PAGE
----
The Parrish turns an intrigued eye onto modernist John Graham.
John Graham, Lunchroom Coffee Cup, circa 1930, Collection Allison Stabile, New York, now on view at the Parrish Art Museum.
“Similarity is very boring,” John Graham wrote in 1954 of his predilection for painting cross-eyed women. Bold change was the only constant along Graham’s Zelig-like path through the 20th-century art world, and an exhibition on view at the Parrish Art Museum traces the astonishingly varied career of this “maverick modernist.”
“Graham’s influence on younger artists and his role in the late 1920s and 1930s in America as a conduit for ideas from Europe is well known, but his own work is harder to pigeonhole,” says Parrish Chief Curator Alicia Longwell, who organized the exhibition of 65 paintings and works on paper. “He was a stylistic chameleon.”
Born Ivan Gratianovitch Dombrowski in Kiev in 1886, Graham had studied law, served in Czar Nicholas’s cavalry during World War I, and escaped the Bolshevik Revolution before his 1920 arrival in New York City, where he enrolled in the Art Students League. It would be the first of many reinventions: A swashbuckling multitasker, Graham was also a poet, writer, art critic, mystic, and yoga enthusiast known to practice his sirsasanas on Georgica Beach while clad only in a loincloth. A selfportrait from this period begins the chronologically arranged show.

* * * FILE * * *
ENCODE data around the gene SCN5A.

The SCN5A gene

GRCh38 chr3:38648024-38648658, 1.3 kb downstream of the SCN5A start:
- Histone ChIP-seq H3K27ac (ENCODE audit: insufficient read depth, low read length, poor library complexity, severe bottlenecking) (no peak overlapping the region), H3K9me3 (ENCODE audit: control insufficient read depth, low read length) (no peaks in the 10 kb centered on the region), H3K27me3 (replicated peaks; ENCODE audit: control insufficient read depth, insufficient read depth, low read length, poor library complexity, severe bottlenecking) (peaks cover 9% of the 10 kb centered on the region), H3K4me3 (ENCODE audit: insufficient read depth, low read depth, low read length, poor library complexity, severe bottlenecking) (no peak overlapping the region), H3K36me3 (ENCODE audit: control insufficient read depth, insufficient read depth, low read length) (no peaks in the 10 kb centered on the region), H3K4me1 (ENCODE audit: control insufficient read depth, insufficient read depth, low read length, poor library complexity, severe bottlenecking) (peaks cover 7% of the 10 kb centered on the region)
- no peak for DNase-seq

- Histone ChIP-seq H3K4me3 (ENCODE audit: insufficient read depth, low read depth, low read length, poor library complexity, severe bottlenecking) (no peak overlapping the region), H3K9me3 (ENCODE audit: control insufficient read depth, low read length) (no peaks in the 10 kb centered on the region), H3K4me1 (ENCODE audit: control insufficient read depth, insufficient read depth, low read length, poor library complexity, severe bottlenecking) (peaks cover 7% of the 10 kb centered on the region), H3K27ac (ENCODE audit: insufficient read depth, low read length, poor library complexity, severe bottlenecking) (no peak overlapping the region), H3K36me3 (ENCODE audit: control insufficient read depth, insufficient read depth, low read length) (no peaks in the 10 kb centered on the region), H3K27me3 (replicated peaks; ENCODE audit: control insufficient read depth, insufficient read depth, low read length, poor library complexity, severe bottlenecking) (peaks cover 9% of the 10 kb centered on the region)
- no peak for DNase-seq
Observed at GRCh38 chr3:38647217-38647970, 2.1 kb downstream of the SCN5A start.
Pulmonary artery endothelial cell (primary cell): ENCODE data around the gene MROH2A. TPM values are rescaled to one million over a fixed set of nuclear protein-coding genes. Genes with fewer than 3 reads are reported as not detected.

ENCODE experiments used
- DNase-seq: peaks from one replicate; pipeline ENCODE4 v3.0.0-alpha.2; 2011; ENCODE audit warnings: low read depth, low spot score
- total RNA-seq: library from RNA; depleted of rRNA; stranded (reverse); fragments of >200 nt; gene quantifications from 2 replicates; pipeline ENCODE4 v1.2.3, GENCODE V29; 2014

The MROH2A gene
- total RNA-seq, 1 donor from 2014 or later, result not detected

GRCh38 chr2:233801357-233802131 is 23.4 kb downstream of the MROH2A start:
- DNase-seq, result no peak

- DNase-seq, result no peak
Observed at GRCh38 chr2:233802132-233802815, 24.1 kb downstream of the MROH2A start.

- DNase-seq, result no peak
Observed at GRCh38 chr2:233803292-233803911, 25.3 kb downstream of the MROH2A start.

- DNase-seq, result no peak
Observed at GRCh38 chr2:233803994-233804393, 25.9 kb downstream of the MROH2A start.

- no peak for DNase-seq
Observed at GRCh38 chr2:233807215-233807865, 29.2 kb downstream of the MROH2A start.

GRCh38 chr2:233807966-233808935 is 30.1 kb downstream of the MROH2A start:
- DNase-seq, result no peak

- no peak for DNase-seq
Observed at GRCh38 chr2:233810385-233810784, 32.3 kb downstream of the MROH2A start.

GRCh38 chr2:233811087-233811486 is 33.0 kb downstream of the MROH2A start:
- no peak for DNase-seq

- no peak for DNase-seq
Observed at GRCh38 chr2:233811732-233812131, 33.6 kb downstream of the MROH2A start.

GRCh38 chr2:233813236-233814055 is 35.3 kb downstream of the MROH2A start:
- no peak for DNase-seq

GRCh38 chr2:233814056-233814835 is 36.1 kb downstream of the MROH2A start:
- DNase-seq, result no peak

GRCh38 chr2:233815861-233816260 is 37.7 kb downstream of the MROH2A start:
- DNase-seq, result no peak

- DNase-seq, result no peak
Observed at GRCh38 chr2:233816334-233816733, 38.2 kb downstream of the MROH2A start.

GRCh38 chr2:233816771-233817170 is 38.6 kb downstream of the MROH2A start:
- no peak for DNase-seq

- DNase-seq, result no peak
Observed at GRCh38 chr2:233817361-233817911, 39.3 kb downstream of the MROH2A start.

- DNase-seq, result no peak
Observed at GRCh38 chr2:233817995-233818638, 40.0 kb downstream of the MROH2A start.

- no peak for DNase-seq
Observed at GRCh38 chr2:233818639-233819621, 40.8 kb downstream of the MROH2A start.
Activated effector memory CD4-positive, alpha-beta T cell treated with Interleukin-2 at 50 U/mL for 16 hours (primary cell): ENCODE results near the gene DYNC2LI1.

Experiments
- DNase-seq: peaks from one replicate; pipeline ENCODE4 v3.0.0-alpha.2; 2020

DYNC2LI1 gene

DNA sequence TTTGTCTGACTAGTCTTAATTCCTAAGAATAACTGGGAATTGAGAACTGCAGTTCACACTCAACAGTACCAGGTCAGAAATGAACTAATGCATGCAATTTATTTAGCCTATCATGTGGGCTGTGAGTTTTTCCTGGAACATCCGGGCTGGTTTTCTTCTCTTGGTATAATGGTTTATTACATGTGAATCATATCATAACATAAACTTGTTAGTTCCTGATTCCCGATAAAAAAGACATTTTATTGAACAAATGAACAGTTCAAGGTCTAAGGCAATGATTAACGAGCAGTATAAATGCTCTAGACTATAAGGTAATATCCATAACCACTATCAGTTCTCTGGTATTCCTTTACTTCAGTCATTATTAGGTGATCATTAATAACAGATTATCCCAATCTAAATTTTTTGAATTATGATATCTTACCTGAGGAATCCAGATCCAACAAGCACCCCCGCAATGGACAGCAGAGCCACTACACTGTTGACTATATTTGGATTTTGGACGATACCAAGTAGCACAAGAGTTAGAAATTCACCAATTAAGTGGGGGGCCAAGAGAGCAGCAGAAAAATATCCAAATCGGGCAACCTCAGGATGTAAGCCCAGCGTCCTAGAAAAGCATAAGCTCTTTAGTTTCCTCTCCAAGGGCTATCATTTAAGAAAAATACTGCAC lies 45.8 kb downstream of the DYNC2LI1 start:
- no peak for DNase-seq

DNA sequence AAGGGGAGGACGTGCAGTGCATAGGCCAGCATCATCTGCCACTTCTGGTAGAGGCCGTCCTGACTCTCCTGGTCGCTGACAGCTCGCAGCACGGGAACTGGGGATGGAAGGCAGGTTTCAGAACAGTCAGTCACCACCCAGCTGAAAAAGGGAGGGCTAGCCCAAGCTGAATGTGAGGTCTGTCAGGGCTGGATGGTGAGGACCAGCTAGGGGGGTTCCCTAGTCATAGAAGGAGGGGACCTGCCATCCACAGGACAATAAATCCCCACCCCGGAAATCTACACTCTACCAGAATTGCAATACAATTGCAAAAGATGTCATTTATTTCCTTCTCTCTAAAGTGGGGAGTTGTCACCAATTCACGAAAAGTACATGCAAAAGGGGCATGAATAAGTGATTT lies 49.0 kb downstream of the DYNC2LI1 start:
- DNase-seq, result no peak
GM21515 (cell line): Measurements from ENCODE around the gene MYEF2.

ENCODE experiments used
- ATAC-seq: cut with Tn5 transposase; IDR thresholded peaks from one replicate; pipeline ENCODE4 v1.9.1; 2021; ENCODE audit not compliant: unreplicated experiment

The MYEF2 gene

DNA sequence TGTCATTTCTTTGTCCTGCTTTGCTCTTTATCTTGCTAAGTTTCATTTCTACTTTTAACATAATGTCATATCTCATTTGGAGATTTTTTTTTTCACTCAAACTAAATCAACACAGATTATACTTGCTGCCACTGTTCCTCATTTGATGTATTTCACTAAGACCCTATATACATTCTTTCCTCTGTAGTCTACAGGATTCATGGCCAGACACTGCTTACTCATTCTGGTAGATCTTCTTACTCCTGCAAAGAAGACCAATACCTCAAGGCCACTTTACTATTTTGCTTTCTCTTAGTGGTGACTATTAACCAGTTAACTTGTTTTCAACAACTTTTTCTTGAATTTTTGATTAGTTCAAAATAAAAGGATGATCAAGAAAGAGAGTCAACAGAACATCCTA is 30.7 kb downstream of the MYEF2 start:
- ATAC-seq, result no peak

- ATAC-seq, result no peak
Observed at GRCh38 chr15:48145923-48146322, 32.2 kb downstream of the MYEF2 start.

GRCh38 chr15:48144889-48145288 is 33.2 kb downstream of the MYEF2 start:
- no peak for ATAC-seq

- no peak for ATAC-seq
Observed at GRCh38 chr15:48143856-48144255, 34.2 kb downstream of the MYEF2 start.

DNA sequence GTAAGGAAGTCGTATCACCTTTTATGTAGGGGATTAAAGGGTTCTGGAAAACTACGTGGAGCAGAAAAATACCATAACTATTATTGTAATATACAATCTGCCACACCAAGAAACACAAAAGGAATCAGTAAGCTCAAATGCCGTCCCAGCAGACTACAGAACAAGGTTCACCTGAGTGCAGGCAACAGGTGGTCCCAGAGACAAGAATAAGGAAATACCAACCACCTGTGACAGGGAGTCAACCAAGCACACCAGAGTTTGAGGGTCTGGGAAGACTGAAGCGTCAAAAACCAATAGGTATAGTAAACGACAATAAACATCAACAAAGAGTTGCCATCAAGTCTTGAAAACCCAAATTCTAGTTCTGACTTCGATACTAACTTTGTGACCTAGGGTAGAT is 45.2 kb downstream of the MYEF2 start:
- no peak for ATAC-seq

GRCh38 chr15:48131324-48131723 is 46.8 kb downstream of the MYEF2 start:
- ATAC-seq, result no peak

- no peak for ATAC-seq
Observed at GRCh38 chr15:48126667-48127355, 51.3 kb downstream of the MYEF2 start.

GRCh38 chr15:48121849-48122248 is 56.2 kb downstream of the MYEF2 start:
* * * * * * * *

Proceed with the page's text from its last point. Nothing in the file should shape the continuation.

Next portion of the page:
In the early 1940s, his bold and jazzy still lifes gave way to realistic—and often mesmerizingly strange—portraits. “He realized that he had pursued abstraction as far as he could,” explains Longwell. “It has been said that he returned to his ‘prerevolutionary’ roots, yet there is nothing backward-looking about the way he painted these figures, with the compressed space and unmodulated planes of color that are a hallmark of modernism.”
Through July 30, 279 Montauk Hwy., Water Mill, 283-2118